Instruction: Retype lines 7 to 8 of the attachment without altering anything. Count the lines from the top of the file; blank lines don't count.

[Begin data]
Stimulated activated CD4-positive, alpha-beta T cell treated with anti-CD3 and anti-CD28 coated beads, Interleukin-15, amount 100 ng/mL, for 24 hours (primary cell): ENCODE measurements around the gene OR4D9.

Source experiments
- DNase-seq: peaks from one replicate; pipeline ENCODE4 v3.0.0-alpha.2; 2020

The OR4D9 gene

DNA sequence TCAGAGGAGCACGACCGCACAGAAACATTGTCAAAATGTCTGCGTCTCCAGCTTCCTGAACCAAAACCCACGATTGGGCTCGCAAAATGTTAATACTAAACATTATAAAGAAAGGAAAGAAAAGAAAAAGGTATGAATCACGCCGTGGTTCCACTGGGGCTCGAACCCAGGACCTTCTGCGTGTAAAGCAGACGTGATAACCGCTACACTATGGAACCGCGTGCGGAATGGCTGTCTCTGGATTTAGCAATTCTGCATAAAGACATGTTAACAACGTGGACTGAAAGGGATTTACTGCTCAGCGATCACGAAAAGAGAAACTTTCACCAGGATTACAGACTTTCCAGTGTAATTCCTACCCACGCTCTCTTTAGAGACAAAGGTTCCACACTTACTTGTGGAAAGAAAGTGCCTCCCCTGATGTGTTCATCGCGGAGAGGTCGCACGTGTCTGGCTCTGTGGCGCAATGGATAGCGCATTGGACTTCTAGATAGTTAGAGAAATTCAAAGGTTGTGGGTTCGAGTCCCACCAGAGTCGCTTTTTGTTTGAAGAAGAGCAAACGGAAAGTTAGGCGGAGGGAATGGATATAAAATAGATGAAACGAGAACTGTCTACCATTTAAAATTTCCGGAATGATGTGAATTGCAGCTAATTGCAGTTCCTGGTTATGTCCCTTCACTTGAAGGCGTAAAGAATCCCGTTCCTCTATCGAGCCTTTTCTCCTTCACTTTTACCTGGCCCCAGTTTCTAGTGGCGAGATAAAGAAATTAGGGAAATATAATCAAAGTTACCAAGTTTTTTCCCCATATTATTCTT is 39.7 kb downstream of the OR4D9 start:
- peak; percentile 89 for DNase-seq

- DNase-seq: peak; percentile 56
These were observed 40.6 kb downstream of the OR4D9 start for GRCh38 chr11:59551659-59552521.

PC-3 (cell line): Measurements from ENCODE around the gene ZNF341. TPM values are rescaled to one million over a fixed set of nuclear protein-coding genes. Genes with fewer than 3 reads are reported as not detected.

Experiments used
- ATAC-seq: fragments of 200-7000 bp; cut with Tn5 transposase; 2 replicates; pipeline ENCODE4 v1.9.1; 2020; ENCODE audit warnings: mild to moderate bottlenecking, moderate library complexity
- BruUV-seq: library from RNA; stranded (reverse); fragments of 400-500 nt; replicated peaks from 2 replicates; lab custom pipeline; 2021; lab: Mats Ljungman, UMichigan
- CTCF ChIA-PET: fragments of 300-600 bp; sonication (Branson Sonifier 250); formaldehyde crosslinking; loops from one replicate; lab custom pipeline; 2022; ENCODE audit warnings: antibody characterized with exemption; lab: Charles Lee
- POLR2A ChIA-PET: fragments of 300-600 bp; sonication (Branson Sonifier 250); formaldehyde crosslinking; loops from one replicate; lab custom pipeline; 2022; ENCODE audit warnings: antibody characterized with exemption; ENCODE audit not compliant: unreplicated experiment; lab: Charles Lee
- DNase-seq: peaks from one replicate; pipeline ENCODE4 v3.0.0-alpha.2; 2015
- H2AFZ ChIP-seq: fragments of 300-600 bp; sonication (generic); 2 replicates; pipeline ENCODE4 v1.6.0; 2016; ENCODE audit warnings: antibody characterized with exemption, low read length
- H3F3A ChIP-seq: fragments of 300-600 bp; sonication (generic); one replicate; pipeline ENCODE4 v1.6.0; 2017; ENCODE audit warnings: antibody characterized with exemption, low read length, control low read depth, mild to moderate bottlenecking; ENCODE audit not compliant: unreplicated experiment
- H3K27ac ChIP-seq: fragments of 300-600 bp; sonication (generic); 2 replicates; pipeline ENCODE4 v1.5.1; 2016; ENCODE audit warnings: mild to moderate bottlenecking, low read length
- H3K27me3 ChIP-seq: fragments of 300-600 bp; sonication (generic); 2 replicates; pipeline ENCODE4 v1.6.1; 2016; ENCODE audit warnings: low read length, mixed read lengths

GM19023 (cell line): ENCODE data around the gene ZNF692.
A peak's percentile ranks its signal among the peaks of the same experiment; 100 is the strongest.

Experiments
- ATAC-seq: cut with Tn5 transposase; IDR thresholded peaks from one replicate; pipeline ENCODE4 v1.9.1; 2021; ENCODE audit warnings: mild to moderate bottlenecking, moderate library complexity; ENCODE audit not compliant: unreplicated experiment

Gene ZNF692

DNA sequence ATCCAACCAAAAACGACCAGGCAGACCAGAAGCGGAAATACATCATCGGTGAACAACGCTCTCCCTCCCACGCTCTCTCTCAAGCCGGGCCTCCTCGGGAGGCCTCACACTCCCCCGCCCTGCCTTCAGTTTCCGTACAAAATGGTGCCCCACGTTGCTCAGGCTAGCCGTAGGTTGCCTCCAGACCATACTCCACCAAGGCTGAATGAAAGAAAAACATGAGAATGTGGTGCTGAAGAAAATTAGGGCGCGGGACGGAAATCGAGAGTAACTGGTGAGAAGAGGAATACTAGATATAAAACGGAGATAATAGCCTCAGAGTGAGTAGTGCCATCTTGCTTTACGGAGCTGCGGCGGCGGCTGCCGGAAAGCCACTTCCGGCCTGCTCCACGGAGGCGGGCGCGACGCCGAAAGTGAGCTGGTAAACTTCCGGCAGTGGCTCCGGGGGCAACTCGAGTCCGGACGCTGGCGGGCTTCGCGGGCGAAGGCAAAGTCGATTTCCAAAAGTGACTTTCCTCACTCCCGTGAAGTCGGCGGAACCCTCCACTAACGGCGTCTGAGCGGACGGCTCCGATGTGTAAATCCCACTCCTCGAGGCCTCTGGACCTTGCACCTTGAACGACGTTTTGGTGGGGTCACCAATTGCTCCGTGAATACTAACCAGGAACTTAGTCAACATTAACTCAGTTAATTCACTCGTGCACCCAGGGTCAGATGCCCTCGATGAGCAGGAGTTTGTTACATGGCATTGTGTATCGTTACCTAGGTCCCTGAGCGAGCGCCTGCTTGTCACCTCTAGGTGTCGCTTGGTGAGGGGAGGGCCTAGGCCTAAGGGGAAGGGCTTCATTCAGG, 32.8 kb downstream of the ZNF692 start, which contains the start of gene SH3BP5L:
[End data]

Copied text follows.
- DNase-seq: peak; percentile 56
These were observed 40.6 kb downstream of the OR4D9 start for GRCh38 chr11:59551659-59552521.